Students At Tri-North Middle School Take Action Regarding Sexist Dress Code


A group of students from one eighth grade class at Tri-North pose for a picture in their handmade shirts. Many more students in other classes participated as well, including many male students.

Frances Sheets, Reporter

On Monday, May 15, a group of Tri-North Middle School students staged a peaceful protest in response to the school’s dress code, which is seen by many students as sexist and unfairly applied.

The protest involved wearing t-shirts with handwritten slogans on them made by students. Both male and female students took part in protesting the policies that are currently in place.

Girls wore shirts saying “not a distraction,” while boys’ shirts said “not distracted.” Students also wore shorts, and some cut the sleeves off of their shirts.

Both tank tops and shorts shorter than a certain length are in direct violation of the dress code. These rules, though, are often only enforced on girls. Tri-North’s dress code repeatedly states that girl’s attire must not be “distracting,” which is a judgement call left up to individual teachers and administrators.

The protest was brought on by the increasing upset felt by many female students over the seemingly unfair code. This is the case in many schools, where dress codes are enforced harshly on female students and not at all on males for some of the same dress.

Eighth grader Ally Stallsmith helped to organize and participated in the protest. “At Tri-North, we felt that the message being sent to girls and the majority of the student body was that young women’s bodies are something to be hidden, and something to be ashamed of,” Stallsmith said. “We not only wanted, but needed to make a change.”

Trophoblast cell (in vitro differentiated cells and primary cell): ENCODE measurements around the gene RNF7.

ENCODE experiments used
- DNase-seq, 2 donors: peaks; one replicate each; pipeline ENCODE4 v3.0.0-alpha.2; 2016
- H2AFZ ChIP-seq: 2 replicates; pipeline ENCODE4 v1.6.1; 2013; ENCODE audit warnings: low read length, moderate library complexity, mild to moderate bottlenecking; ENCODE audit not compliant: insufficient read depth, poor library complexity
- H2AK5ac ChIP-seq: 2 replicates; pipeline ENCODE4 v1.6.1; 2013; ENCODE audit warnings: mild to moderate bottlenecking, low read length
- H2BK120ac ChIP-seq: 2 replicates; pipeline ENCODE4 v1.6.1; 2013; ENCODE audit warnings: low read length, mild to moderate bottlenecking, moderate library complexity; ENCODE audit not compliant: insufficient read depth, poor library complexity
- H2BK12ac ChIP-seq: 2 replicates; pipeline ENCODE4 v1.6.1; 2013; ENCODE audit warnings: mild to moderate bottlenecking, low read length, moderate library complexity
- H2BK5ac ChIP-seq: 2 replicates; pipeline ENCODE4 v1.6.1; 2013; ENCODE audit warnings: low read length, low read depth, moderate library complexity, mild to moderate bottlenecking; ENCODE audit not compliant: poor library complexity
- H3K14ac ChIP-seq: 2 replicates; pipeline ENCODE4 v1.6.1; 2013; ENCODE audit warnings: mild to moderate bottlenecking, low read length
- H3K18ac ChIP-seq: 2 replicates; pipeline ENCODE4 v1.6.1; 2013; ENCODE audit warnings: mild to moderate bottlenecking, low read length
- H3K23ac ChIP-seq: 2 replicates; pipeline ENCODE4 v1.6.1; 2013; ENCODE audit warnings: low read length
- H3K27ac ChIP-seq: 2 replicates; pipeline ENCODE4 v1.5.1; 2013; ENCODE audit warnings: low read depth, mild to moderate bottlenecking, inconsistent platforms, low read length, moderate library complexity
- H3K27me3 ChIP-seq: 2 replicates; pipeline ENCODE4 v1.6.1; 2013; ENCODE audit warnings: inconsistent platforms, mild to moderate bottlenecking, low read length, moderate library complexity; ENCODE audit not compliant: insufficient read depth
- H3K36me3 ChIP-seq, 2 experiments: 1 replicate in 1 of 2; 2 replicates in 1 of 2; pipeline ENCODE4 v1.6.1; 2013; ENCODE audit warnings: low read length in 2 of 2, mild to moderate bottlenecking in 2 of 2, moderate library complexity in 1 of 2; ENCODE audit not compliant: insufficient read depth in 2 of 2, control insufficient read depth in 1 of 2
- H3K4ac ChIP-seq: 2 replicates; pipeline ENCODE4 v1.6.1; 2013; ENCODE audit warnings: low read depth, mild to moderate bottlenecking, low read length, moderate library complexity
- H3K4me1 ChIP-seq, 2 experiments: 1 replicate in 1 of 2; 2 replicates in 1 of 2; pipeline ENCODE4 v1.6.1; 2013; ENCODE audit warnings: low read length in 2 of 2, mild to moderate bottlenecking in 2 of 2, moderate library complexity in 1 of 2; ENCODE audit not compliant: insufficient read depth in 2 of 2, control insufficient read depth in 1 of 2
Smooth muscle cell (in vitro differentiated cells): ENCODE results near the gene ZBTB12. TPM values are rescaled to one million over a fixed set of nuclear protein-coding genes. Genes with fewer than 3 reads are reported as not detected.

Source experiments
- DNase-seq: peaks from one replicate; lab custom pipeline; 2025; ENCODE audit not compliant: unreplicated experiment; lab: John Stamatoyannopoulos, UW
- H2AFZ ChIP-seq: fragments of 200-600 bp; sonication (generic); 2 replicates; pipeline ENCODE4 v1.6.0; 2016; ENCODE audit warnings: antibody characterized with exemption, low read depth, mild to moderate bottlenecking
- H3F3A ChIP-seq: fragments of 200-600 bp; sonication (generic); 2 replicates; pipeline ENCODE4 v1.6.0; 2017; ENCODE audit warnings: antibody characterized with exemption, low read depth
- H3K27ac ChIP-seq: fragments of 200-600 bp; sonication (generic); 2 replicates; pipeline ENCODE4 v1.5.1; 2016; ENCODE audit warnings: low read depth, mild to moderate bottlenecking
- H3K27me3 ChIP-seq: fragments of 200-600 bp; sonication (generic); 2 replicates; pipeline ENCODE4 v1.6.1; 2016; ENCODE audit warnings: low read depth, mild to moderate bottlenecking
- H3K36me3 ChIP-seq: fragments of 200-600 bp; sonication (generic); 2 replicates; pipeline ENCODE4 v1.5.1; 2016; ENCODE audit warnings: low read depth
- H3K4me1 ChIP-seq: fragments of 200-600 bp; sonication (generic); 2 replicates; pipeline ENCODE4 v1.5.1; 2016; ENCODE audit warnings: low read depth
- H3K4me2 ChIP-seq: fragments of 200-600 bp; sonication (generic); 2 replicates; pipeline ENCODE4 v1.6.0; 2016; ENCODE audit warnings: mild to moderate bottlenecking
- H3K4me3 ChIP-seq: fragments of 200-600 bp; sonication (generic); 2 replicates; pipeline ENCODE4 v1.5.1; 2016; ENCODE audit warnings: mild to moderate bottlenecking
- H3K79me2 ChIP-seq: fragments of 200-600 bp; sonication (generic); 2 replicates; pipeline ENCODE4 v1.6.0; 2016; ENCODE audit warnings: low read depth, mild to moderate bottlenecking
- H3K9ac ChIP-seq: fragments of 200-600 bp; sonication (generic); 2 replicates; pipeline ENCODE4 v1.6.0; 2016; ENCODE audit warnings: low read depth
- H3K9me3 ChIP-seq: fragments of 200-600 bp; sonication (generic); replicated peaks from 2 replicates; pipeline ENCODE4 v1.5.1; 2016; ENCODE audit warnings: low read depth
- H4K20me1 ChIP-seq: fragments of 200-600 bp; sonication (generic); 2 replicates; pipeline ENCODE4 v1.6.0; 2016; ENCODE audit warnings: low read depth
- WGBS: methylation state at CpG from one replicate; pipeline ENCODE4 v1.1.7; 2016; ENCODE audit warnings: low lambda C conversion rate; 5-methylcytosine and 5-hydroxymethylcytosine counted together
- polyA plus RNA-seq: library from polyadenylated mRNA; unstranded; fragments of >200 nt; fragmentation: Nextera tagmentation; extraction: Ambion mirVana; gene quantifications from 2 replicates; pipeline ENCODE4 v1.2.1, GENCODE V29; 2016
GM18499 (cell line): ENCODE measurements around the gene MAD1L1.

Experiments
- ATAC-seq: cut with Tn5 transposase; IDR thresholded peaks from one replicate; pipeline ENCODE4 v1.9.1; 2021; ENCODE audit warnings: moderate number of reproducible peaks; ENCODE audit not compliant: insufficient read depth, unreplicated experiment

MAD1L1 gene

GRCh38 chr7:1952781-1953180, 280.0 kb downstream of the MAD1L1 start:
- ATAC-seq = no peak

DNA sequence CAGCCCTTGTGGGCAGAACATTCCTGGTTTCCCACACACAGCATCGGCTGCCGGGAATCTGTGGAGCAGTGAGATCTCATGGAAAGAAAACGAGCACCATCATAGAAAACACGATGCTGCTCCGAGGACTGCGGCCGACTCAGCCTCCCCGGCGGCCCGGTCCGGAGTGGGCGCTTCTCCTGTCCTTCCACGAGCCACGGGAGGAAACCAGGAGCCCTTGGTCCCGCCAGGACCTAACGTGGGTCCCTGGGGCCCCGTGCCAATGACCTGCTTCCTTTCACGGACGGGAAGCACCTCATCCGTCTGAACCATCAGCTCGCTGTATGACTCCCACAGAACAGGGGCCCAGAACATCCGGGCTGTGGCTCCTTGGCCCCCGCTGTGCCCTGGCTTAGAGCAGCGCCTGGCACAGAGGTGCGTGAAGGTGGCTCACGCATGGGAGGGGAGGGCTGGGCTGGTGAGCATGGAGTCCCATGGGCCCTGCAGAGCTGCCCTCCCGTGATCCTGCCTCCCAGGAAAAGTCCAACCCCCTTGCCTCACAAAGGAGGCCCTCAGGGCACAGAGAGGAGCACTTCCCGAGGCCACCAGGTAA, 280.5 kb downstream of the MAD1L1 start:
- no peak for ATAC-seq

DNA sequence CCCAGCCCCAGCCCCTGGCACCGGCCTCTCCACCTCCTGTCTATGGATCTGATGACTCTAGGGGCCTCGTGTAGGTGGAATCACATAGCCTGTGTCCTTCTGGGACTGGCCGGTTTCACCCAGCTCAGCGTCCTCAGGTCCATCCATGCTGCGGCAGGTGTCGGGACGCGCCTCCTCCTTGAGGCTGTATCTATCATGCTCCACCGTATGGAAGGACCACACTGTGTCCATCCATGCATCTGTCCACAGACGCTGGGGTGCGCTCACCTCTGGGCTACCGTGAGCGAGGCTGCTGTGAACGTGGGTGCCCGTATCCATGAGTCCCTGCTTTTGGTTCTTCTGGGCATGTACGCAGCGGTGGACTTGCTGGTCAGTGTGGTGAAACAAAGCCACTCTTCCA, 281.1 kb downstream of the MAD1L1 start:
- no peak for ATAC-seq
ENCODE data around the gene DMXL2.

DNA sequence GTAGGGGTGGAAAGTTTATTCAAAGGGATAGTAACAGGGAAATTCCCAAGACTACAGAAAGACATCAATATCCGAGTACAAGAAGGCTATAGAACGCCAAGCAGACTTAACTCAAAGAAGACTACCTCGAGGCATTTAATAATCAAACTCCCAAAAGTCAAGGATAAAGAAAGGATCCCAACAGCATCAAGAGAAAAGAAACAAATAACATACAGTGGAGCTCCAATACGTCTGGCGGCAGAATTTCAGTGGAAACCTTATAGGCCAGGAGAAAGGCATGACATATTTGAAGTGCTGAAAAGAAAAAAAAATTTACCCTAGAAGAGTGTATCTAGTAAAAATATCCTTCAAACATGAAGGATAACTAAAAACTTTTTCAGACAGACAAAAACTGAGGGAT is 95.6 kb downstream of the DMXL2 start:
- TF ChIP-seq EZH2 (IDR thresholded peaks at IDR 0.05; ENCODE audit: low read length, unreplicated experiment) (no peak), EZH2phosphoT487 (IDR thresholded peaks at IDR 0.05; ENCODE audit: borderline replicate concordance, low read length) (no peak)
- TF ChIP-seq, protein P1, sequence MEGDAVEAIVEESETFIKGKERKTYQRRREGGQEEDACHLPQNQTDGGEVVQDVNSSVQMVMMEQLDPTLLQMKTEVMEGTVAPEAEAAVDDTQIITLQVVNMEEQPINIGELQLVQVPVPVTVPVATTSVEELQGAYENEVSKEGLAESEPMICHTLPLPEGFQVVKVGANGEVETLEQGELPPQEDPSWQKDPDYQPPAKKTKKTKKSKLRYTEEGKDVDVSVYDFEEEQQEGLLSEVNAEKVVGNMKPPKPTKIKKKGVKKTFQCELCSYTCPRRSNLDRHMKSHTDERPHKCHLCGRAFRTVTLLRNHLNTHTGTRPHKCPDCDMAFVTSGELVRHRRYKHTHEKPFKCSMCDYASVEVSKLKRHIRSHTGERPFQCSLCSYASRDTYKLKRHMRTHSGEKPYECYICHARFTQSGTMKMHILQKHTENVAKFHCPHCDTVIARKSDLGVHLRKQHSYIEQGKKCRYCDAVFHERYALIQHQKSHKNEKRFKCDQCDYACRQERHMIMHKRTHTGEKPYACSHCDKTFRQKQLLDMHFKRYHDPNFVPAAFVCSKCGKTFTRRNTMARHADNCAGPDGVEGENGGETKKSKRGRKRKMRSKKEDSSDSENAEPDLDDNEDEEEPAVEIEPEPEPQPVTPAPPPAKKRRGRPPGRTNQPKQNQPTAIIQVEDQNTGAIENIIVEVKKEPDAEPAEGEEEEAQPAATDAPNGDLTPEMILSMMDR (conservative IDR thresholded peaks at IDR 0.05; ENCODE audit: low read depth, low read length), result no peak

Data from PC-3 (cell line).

Dress codes such as Tri-North’s could be perceived to promote the sexualization of young girls, as well as the ever present rape culture that exists throughout America.

Gabrielle Barker, another eighth grader that helped to spearhead the protest, thinks that the dress code is not an appropriate use of administrative jurisdiction. “It teaches guys that it is ok to objectify women, and that women should cover up their bodies to avoid being seen as a sexual object,” she said. “It makes girls feel as though their bodies are inherently sexual and that they aren’t appropriate for the public.”

Many would argue that at such a young and vulnerable age, this is not the message that should be sent to teen girls, or boys, for that matter.

Even so, the Tri-North administration is slow to respond to student complaints. Prior to the protest, several students and parents had already written emails and letters to the administration regarding the biased rules.

A group of around 14 students met with counselors, Vice Principal Floyd, and Principal Fisher at Tri-North Monday afternoon to voice their complaints. Students who asked to record the meeting and take minutes were directly told not to, even though it was in their complete legal right to do so.

Students were disappointed with the response from the administration, saying that their tone was condescending and nervous.

Several students also reported that some male students at Tri-North did not handle the protest well. The self-declared “meninists” verbally harassed female students participating in the protest throughout the day.

Many students, from middle school and high school, took to social media to voice their opinions and hash out arguments regarding the dress code. While many students were in support of the protest, many felt that it was unnecessary. “They’re not gonna change anything,” commented Alex Grannan, a student at North, on an Instagram post relating to the protest. “Decades of school kids have gone through dress codes more strict that today’s, I think you’ll survive.”

Despite some negative feedback, students at Tri-North are holding true to their convictions. A group of five students also met with a reporter from the Herald Times, and some are considering attending the school board meeting on Tuesday night.